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The woes of contract system in fishing

March 26, 2012

Fishermen who were on a hunger strike in front of city press club Naukot told Dawn that they have been protesting here since the last three weeks, but no elected representative or authority has taken notice. – Photo by writer

UMERKOT: Despite the abolition of the contract system in fresh water fishing by the Sindh Assembly, fishermen are still barred from catching fish in Puran and other waters, due to bans imposed by influential landlords of the Mirpurkhas division.

Fishermen who were on a hunger strike in front of city press club Naukot told Dawn that they have been protesting here since the last three weeks, but no elected representative or authority has taken notice.

Ramzan Mallah said that this area was rich in fishing some decades back but later, due to water scarcity, canals and lakes were dried and made extinct. However, the recent floods caused the canals to fill with water and that led to the breeding of fish there.

Thus, this once again became their livelihood. Mallah said that when they started catching fish there, some landlords attacked them, snatched their nets and boats and implicated them in false cases. According to him, it all was against the law but according to fisheries laws, the water in canals or in lakes and fish therein is property of fishermen.

Another fisherman, Ghulam Haider said that they approached the fisheries department and the police but the effort was in vain.

They complained that these influential landlords have hired contractors from Hyderabad and Karachi and given them the contract to fish there which is depriving the locals from their livelihood.

Muhammed Ali Shah, Chairperson Pakistan Fisherfolk told Dawn that the contract system in the fishing sector of Pakistan has a short history of 34 years. It was started in 1977 by the government authorities on the behest of politically influential people to benefit their well wishers.

Under this system they auctioned several fresh water bodies in a legal way but several other waters were occupied by certain influential people illegally, depriving the indigenous fishermen families of their right to livelihood. Before the contract system fishermen used to enjoy free catch, earning a sufficient amount and lived a prosperous life.

Through this typically political move, fishermen were compelled to handover their entire catch to contractors and in return they were being paid a small amount as labourers.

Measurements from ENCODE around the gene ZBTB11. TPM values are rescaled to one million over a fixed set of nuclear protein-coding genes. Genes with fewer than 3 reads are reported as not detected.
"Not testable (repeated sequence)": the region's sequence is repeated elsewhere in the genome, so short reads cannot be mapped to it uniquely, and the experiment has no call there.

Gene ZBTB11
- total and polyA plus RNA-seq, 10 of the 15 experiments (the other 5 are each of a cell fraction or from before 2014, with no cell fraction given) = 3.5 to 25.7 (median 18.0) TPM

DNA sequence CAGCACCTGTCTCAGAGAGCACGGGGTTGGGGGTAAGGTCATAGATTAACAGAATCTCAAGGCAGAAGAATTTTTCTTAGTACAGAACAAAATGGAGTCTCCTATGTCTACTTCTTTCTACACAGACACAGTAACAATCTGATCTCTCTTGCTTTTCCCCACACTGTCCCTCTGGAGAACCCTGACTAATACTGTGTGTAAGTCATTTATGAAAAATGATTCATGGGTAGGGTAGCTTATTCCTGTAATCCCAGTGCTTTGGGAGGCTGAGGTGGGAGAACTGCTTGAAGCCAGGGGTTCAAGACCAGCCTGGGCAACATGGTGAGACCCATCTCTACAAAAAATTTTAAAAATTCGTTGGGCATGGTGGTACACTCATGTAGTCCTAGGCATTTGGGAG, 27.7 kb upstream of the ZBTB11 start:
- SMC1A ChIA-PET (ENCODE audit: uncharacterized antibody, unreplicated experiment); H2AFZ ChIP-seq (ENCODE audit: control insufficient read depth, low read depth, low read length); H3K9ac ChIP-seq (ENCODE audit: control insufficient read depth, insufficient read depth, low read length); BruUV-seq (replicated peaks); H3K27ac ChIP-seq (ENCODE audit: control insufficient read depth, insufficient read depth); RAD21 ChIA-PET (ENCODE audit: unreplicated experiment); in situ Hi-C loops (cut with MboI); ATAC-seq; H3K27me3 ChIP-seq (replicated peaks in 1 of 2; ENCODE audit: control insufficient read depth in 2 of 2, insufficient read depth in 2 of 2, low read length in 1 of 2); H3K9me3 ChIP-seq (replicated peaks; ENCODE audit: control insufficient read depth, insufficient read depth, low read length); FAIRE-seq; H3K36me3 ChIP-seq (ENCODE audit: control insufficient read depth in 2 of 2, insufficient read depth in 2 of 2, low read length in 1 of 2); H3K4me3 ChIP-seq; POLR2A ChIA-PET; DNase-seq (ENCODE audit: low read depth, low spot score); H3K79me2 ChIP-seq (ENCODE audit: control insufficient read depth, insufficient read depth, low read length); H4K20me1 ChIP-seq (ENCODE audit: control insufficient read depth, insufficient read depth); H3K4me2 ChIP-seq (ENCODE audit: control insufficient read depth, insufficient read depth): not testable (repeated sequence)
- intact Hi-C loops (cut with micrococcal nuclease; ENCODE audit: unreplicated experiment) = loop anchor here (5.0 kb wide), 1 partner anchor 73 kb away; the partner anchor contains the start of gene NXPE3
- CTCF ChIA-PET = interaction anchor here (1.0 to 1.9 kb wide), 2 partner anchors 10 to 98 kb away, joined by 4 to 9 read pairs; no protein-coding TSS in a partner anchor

Gradually, the move that had started from a few small water bodies shifted to major waters in the entire province. Eventually it was legalized by making amendments in the provincial law. The government's Fisheries Department was authorised to arrange auctioning inland water bodies openly.

Since the contractors did not realise the sustainability of the natural resources, they utilised unsustainable methods to get more catch, depleting the natural fish reserves.

Shah said that the Pakistan Fisherfolk Forum (PFF), realising the fact that the community is being exploited through this cruel system, initiated a campaign since its inception in 1998.

The PFF adopted a strategy to mobilise the oppressed community to fight against this cruel system jointly and also launched a move to sensitise policy-makers, government authorities and the media, putting the case before the people representing human rights organizations. This move opened the path for the PFF to continue the campaign to safeguard the community rights and preserve the natural resources from destruction, with the belief that the community people are the natural custodians of these resources.

Bill and Aftermath

Despite tall claims by the PPP, who formed the provincial government in the province, it took a lot of time to make laws. The Sindh Assembly, however, passed a bill, abolishing the contract system from all the waters. Obviously, it was a great achievement, but still some waters are still under the control of the influential parties, depriving the poor fishermen of their rights.

It is pertinent to mention here that heavy floods in 2010 recharged several water bodies, which earlier were dry due to persistent water shortage in River Indus. The flood brought short term prosperity to the local communities. However, the communities are still living a stressful life due to such atrocities and political nepotism.

Syed Noor Ali Shah, Assistant Warden Fisheries department Mirpurkhas, confessed that influential landlords have illegally encroached upon fresh waters and deprived license holding local fishermen from continuing their work.